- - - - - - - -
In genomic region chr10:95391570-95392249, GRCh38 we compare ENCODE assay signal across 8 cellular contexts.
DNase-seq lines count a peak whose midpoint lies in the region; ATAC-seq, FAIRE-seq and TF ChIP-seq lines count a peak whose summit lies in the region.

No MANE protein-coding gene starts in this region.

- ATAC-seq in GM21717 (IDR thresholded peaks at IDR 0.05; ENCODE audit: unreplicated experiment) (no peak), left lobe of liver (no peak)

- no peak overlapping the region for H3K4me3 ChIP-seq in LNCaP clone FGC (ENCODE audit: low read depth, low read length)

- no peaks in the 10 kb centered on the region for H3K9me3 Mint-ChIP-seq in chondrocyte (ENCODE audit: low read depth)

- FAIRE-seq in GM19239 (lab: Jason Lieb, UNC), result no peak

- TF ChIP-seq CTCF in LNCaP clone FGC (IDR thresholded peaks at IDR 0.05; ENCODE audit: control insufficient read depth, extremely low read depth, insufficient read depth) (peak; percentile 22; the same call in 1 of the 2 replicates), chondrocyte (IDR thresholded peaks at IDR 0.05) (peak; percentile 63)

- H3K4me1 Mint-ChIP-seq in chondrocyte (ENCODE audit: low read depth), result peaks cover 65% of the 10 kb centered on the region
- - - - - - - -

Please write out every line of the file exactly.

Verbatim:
In genomic region chr10:95391570-95392249, GRCh38 we compare ENCODE assay signal across 8 cellular contexts.
DNase-seq lines count a peak whose midpoint lies in the region; ATAC-seq, FAIRE-seq and TF ChIP-seq lines count a peak whose summit lies in the region.

No MANE protein-coding gene starts in this region.

- ATAC-seq in GM21717 (IDR thresholded peaks at IDR 0.05; ENCODE audit: unreplicated experiment) (no peak), left lobe of liver (no peak)

- no peak overlapping the region for H3K4me3 ChIP-seq in LNCaP clone FGC (ENCODE audit: low read depth, low read length)

- no peaks in the 10 kb centered on the region for H3K9me3 Mint-ChIP-seq in chondrocyte (ENCODE audit: low read depth)

- FAIRE-seq in GM19239 (lab: Jason Lieb, UNC), result no peak

- TF ChIP-seq CTCF in LNCaP clone FGC (IDR thresholded peaks at IDR 0.05; ENCODE audit: control insufficient read depth, extremely low read depth, insufficient read depth) (peak; percentile 22; the same call in 1 of the 2 replicates), chondrocyte (IDR thresholded peaks at IDR 0.05) (peak; percentile 63)

- H3K4me1 Mint-ChIP-seq in chondrocyte (ENCODE audit: low read depth), result peaks cover 65% of the 10 kb centered on the region